9:49 pm
there were hiring people almost as male models/coachman. there was a lot of -- surfaces were important. debutante balls in the newport mansion. the coachman was another aspect of status. covetedhman was a very position among the household staff and often the highest paid. >> so affairs were going on? >> yes. while they drove around the young women, often alone, and they got to know the coachman. parents assumed there would be no relations between a servant and their daughter, especially when the servant was sometimes african-american. it did not occur to them. these young women became friendly with these coach drivers. they also saw that there other marriage options might be arranged marriages with his miss partners of their fathers. they got to know these young
9:50 pm
handsome men who were spending time with them on a daily basis. sometimes they went horse riding together. they really had a personal relationship with these coachman and many of them blossomed into romance. >> today we have tmv or national enquirer, where there papers like this? journalism was at the height of this time. all papers were trying to sell by having the most outrageous titles for the most wild stories. mainstream papers were covering the stories. they had headlines that indicated that this was a pattern, such as, a lot of titles had to do with the coachman. or, another coachman scandal. we get a sense that this was going on over and over and newspapers were assuming that their readers had read this before. we could tell by the title and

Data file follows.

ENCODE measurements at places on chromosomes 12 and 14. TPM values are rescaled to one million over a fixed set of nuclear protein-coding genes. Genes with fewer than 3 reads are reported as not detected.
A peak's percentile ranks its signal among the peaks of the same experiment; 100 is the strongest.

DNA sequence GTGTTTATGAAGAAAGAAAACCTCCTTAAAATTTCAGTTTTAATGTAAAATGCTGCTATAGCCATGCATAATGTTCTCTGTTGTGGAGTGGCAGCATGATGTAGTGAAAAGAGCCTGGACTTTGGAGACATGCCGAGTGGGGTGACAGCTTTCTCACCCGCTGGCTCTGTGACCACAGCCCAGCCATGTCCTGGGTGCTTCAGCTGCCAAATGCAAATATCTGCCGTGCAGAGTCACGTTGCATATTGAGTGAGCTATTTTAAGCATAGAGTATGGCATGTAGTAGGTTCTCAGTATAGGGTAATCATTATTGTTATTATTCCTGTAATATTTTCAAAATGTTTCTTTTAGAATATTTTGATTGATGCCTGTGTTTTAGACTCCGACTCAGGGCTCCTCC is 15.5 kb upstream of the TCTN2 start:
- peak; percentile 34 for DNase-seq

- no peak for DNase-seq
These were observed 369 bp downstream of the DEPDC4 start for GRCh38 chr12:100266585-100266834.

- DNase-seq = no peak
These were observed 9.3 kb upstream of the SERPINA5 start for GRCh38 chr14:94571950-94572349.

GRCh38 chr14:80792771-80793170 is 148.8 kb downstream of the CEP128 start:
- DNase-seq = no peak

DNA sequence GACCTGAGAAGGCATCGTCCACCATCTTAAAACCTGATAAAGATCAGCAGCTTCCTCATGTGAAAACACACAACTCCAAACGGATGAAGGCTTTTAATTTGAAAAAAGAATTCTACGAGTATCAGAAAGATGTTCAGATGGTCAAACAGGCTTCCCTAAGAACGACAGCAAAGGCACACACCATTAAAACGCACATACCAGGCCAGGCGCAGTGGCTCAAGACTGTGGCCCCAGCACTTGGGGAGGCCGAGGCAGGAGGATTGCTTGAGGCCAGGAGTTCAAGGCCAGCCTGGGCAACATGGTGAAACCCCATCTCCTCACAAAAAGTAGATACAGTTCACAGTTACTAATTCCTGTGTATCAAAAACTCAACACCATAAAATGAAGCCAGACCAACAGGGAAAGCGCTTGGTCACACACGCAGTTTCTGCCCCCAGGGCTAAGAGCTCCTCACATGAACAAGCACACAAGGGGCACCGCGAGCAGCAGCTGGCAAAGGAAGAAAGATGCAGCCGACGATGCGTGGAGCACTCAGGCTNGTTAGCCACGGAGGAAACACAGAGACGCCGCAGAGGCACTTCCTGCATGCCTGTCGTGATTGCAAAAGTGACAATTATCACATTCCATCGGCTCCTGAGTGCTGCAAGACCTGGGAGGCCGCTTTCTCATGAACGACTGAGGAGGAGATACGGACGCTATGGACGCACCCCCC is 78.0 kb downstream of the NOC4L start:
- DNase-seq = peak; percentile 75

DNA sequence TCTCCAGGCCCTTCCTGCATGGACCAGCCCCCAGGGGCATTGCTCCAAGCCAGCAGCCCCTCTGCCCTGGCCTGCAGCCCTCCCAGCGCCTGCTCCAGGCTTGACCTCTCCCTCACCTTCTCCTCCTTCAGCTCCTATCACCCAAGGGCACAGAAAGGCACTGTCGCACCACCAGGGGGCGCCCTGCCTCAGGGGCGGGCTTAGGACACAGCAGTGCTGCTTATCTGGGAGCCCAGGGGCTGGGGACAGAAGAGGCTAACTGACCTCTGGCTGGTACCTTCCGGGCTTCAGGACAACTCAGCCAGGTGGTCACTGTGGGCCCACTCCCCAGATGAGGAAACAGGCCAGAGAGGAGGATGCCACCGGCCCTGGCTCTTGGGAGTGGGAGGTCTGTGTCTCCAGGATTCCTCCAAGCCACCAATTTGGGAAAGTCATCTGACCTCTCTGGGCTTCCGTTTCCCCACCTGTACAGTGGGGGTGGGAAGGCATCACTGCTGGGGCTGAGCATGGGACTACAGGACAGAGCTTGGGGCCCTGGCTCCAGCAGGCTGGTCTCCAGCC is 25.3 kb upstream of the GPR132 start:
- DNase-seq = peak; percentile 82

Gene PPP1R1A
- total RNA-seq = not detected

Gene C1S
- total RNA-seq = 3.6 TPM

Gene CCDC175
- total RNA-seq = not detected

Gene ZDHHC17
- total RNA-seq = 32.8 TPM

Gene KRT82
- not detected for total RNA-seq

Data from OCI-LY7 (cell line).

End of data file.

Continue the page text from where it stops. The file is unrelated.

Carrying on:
9:51 pm
by the fact that there was a lot of humor going on about these coachman and the scandals. >> this is prevalent in the 19th century? >> yes, late 19th, early 20th century. >> why did you decide to pursue this area? >> i sort of stumbled upon this project. i was curious about what a coach driver does. i thought it might lead me to a few hours of googling and finding something out and then moving on to whatever else i was researching. i realize there were all the scandals no one had ever written about. the other scholars i talked to had not heard of it. it seems to be this massive phenomenon in the gilded age. there was an editorial writer who wrote that the coachman is becoming one of the most important personages of our age. so the coachman was a major figure in the gilded age. he has been very forgotten. got onto this.
9:52 pm
>> it was more than single young women. whether separations, affairs within a marriage? it was marriages that also broke up because of the coachman. a lot of affairs we will not know about because they were kept out of the papers. family strategy these stories out of the papers. a lot of them we may never know about. were the relationships news, people change their names, they moved away. i am having a hard time even finding where does the story end . there is a lot more research to be done to figure out what happened to all of these people. i know the answer to some of them but a lot of them remain a mystery. it is part of my ongoing project to figure that out. children out of wedlock as a result of these relationships? >> the stories i am looking at